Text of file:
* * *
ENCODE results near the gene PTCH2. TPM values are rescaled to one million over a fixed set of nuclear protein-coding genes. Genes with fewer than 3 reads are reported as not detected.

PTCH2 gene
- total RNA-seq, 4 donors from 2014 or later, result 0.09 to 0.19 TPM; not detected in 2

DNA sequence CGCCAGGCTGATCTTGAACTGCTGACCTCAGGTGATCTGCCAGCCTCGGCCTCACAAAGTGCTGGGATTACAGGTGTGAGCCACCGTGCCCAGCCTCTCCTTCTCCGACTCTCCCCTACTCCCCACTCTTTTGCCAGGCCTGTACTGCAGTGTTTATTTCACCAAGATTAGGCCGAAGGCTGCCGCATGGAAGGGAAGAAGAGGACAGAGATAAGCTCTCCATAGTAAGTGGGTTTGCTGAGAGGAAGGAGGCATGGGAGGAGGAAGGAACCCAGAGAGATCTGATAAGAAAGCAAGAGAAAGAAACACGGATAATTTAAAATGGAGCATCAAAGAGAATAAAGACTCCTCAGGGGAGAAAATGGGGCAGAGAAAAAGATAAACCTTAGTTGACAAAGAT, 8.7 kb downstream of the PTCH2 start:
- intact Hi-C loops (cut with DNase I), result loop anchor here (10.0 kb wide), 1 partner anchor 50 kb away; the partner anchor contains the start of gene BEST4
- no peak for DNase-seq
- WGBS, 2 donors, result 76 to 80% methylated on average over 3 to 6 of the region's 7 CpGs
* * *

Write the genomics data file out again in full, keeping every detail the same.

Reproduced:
ENCODE results near the gene PTCH2. TPM values are rescaled to one million over a fixed set of nuclear protein-coding genes. Genes with fewer than 3 reads are reported as not detected.

PTCH2 gene
- total RNA-seq, 4 donors from 2014 or later, result 0.09 to 0.19 TPM; not detected in 2

DNA sequence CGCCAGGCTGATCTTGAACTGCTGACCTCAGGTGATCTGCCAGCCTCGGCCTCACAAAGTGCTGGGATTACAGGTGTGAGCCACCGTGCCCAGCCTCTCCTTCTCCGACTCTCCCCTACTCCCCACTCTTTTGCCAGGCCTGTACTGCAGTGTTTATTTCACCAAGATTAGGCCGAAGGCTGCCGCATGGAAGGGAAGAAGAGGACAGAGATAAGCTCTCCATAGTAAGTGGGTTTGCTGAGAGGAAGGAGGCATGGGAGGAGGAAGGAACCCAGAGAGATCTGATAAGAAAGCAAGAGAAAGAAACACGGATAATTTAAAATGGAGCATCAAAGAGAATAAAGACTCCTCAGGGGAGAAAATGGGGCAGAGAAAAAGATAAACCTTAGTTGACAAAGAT, 8.7 kb downstream of the PTCH2 start:
- intact Hi-C loops (cut with DNase I), result loop anchor here (10.0 kb wide), 1 partner anchor 50 kb away; the partner anchor contains the start of gene BEST4
- no peak for DNase-seq
- WGBS, 2 donors, result 76 to 80% methylated on average over 3 to 6 of the region's 7 CpGs